The good news is that in recent years, Canadian interchange fees have generally seen a decrease. More recently, in 2020, the federal government and credit card companies worked out a five-year deal to lower the average cost of credit card interchange fees.

    As is evident, a 0.1% decrease per transaction is substantial, particularly given the fact in Canada, there were 76.2 million Visa® and MasterCard® credit cards circulating as of December 2021.


    As emphasized by the Department of Finance Canada, a decrease in interchange fees is "good news for Canadian businesses that accept credit cards, and good news for Canadian consumers. With lower interchange fees, businesses will be able to save money that they can use to invest, grow, and create more jobs — an important part of strengthening and growing the middle class."


    Here are the typical ranges for the different credit card processing fees:

    • Interchange fees: 1% to 4% per transaction
    • Processor (or merchant acquirer) fees: 1.43% to 3.5% per transaction (depends on the processor)
    • Assessments fees: 0.08% to 0.10% of monthly transactions
    • Payment gateway fees: $25 to $50 per month (+ $0.10 to $0.25 transaction fee)
    • Terminal fees: $25 to $45 per month for wired or desktop devices (wireless devices may cost more)
    • One-time activation fee: $0 to $300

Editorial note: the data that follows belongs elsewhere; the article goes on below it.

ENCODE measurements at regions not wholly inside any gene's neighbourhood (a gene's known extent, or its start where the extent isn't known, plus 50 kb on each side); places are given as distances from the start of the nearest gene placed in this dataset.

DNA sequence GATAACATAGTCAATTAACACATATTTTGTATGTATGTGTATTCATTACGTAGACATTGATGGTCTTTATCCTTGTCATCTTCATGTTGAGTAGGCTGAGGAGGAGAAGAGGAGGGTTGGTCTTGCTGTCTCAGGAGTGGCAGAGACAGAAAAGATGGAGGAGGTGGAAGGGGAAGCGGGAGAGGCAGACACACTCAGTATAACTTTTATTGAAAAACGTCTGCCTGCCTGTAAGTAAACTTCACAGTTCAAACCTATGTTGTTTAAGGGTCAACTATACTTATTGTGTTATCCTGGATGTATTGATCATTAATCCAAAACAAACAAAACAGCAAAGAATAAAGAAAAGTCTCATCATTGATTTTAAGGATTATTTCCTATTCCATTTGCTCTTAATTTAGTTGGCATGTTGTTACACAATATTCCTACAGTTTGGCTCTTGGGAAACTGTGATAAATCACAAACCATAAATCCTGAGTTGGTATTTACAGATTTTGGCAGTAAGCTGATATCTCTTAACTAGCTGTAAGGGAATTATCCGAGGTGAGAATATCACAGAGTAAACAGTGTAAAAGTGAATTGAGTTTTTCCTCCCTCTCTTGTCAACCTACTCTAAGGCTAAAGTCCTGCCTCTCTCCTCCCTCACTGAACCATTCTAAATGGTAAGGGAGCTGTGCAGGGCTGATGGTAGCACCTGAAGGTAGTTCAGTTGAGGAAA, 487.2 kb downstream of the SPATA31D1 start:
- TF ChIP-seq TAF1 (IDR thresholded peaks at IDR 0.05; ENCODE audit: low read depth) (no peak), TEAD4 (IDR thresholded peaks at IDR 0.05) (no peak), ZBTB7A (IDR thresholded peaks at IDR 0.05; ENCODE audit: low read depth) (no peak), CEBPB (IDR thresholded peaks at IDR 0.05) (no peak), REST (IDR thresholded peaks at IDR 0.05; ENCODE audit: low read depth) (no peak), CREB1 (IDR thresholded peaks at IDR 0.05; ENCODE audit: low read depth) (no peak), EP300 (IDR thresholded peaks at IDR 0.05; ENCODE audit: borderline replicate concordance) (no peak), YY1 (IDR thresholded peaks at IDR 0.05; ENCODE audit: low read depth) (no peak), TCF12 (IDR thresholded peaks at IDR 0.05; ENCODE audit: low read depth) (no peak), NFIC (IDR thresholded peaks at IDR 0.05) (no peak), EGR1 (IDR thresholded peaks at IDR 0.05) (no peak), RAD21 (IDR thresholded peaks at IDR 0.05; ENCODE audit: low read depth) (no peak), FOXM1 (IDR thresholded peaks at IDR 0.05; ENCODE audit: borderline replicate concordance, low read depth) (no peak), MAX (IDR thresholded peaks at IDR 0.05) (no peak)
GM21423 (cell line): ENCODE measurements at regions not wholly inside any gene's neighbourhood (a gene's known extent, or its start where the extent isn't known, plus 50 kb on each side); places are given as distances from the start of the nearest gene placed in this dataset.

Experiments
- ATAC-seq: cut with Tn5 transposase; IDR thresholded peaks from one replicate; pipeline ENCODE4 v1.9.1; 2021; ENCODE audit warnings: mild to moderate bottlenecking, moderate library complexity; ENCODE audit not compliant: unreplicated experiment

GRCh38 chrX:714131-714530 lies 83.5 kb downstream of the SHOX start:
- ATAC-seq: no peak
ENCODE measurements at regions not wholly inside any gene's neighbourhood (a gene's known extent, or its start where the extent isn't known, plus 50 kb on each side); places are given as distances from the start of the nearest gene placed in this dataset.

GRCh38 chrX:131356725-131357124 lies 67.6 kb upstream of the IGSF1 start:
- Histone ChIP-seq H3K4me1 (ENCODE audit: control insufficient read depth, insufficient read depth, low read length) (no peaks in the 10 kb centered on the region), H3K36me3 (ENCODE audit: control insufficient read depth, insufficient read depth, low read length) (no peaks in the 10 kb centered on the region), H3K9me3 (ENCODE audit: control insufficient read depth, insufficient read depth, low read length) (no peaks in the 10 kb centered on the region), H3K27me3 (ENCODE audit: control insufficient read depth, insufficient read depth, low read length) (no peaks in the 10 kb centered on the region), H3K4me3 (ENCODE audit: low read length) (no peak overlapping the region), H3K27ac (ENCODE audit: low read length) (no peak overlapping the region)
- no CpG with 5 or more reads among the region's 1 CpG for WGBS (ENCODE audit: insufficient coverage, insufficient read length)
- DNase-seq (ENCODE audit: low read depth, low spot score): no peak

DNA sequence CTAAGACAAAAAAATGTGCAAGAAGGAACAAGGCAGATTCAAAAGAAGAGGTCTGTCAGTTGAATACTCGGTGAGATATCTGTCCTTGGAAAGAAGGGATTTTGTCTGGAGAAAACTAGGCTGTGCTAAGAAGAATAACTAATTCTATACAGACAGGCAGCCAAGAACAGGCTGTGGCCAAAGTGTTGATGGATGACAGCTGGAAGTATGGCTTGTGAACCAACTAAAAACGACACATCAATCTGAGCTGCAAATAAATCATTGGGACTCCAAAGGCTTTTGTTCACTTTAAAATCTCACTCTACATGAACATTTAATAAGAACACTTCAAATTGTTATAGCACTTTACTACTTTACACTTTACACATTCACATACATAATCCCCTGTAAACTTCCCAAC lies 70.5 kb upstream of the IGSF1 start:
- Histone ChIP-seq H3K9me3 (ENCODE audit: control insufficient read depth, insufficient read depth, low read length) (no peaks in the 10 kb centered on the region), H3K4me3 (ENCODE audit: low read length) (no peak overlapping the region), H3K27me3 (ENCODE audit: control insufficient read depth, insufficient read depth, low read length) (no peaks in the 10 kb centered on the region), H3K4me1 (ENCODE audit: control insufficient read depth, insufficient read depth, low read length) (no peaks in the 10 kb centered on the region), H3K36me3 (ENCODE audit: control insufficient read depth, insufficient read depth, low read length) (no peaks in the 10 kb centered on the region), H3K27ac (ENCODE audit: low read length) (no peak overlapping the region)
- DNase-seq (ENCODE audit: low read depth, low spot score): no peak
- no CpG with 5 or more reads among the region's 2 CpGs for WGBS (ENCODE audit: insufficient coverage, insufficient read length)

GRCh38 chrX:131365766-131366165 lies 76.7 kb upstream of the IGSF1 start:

Keep in mind, transaction fees that occur online or over the phone may be higher than in-person transactions because they typically pose a higher security risk.


    How to calculate credit card processing fees from a statement

    Trying to figure out how much you're paying in credit card processing fees from a statement may be a bit overwhelming, as it's not typically intuitive. When looking at a credit card processing statement for your small business, to determine credit card processing fees, you'll want to figure out the effective rate.

    Calculating your effective rate is a simple way to cut through the complex nature of credit card processing and gauge how your fees measure up to your profits. It's particularly useful if you find yourself getting lost in percentages and add-on fees.

    The formula is as follows:

    Effective rate = (total fees charged) divided by (total amount processed), multiplied by 100

    For example, let's say your sales last month totalled $50,000, and your credit card processing fees totalled $3,000. Using the above formula:

    3,000÷ 50,000 × 100 = 6
    Your processing fee is 6%.

    You may be surprised to see that your effective rate is higher than the initial processing fee offered by your provider. That's normal, as your effective rate is an overarching, comprehensive number that boils down all your processing fees (transaction fees, markup fees, assessment fees, etc.) into a single, digestible calculation. Be sure to log how your effective rate measures up to your profits every month and see how it impacts your bottom line.


    Different pricing structures offered by payment processors

    Besides looking at the common credit card transactions, let's also look at the different pricing structures offered by payment processors:

    • Flat pricing
      Also known as blending pricing, flat pricing is a pricing structure wherein your small business pays a percentage of the transaction plus a flat fee. Flat pricing is used by major processors across the board. For example, the rate might be 2.6% plus 10 cents for contactless payments.

    • Tiered pricing (also known as MDR)
      With tiered pricing, the charge depends on what kind of credit cards you accept and the type of transaction. There are three main types of tiers: